DESIGN FROM PATTERN TO DETAILIMG_1378This is one of my favourite Principles and I have used it where-ever possible.

1. In planning the structure of the timetable. Dates of sessions first, details of session themes and leaders filled in as the weeks progress. I used post-it notes to record sessions and leader info to allow flexibility and this was definitely needed!

2. I thought about the structure of the group, how the leadership would work and related this to other patterns found in nature. I decided that my flock of chickens was a good group structure to replicate. The cockerel works hard to lead the way and protect the flock, but also all the chickens know what their roles are and they fulfill them on a regular basis. I am not sure I am particularly comfortable being the cockerel though!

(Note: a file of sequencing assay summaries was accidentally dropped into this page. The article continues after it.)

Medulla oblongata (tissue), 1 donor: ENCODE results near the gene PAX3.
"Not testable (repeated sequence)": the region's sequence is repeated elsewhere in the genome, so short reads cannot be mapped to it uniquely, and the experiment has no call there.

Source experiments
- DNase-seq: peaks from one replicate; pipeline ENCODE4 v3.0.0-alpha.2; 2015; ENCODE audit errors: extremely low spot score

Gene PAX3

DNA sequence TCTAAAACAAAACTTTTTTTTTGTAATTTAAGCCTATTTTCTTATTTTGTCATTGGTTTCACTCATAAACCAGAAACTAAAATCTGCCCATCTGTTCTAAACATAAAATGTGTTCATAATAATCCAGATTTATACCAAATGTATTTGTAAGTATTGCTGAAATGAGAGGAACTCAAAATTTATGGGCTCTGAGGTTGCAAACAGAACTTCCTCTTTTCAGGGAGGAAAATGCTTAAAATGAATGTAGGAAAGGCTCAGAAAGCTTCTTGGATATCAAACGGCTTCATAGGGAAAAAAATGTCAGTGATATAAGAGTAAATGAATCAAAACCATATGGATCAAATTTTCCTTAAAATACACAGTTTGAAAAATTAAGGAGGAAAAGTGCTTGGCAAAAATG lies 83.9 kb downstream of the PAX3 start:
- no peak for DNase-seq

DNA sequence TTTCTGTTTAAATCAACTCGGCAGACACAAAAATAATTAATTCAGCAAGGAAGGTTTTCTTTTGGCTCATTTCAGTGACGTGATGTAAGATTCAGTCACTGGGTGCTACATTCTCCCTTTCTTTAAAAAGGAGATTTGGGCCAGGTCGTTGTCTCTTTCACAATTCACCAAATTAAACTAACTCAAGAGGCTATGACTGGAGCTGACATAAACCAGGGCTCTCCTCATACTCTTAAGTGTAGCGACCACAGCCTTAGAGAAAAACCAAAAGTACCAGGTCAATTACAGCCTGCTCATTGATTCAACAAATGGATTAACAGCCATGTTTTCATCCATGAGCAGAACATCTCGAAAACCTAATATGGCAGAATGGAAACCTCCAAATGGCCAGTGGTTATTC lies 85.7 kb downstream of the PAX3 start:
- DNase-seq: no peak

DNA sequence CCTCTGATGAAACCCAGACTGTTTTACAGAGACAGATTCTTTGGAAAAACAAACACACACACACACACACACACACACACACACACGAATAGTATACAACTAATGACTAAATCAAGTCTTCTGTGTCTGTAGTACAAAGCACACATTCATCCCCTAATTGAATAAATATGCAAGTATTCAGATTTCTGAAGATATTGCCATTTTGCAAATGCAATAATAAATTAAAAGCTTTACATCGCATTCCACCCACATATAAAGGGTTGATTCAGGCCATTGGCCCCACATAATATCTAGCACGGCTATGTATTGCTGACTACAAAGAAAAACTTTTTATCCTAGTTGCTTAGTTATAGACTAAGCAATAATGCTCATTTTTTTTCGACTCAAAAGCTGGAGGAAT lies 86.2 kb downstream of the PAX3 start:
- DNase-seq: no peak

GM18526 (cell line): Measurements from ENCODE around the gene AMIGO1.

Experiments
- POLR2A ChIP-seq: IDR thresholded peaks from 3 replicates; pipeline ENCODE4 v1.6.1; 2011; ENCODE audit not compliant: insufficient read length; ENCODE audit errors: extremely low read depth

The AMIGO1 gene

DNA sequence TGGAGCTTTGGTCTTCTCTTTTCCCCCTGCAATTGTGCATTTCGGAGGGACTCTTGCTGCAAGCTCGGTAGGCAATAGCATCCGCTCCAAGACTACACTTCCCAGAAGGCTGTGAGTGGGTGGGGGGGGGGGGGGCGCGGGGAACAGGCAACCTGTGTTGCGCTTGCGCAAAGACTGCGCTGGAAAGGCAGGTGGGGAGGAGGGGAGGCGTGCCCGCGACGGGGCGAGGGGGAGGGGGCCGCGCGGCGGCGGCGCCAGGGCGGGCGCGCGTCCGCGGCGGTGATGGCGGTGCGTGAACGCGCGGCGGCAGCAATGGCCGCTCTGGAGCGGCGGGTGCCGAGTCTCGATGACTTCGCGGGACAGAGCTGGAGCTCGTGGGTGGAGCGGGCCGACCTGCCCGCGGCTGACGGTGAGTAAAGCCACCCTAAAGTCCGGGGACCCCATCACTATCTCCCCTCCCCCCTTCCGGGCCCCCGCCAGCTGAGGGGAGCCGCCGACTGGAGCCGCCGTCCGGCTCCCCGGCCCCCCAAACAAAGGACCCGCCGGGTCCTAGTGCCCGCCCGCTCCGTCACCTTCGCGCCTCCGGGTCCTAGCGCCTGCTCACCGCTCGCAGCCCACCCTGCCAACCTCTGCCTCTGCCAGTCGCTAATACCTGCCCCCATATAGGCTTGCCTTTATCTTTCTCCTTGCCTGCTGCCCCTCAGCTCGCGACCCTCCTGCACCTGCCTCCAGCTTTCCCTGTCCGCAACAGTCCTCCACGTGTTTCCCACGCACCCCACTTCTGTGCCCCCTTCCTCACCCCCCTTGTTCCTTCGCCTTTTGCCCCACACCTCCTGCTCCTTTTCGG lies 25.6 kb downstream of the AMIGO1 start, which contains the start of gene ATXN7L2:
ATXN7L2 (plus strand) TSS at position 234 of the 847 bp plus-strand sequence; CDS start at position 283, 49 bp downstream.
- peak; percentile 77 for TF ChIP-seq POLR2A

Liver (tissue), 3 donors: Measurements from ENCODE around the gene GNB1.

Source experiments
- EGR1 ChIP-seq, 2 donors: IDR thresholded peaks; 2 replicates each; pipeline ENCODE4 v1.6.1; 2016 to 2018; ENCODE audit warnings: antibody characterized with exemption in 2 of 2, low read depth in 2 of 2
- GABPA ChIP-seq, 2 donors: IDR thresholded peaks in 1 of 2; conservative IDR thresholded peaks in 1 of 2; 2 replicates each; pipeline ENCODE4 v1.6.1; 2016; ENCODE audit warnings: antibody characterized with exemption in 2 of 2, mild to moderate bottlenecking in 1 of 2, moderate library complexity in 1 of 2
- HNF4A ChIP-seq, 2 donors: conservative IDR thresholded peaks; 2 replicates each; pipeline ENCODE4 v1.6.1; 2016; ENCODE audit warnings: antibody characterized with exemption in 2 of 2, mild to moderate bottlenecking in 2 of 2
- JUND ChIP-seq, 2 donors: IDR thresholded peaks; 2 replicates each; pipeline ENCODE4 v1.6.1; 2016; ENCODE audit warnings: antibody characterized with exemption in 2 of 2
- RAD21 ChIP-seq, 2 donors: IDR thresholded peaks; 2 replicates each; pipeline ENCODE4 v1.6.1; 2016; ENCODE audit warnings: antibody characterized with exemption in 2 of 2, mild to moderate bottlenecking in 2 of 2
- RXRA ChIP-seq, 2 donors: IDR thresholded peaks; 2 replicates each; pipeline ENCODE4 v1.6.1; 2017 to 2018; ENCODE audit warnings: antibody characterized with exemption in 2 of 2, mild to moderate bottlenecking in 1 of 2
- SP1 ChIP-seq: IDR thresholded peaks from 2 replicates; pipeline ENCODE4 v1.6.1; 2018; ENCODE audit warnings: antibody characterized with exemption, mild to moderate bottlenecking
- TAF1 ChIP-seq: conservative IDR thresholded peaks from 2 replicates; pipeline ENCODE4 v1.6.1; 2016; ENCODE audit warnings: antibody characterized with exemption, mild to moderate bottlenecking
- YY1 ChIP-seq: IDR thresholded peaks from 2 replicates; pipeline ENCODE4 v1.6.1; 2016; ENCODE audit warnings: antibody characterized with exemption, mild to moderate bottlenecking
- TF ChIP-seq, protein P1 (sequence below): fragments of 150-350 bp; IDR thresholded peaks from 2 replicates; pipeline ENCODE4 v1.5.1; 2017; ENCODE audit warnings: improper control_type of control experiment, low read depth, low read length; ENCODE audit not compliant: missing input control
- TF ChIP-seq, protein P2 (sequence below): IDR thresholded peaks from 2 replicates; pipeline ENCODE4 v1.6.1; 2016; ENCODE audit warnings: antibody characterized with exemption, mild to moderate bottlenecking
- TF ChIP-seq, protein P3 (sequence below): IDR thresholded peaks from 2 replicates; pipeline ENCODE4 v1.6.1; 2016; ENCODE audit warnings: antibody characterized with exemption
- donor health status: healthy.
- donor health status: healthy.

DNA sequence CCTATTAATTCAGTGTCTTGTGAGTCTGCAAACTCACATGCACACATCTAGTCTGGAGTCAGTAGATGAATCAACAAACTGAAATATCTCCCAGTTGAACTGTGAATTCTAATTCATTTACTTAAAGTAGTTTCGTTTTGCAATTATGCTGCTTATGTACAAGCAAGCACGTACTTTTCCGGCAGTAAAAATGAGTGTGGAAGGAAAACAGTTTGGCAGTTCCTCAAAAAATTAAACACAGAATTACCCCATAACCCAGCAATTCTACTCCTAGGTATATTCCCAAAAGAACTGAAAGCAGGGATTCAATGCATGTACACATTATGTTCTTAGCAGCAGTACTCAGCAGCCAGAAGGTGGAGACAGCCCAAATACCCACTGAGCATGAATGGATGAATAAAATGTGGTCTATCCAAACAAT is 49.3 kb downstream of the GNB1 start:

3. I used this Principle when looking to design the planting plans and related activities throughout the year. I looked first at the needs and wants and a general overview of the areas we could use and my planned usage of them. I then filled in the details as the weeks rolled on.

4. Finally this Principle guided my weekly session planning. I always started with a broad theme, ‘butterflies’, ‘bug hunt’ or ‘jam making’ I then added a story book related to the theme, an art or gardening activity and sometimes a relevent snack or song too.

INTEGRATE RATHER THAN SEGREGATEIMG_17181. I aimed to integrate every participant into Muddy Boots by making them feel welcomed and valued. I made a real effort to welcome people each week and chat to the new people, especially if they had come on their own.

2. Following on from this, I tried to introduce people to each other, creating stronger networks and linking together friends from different areas of my life.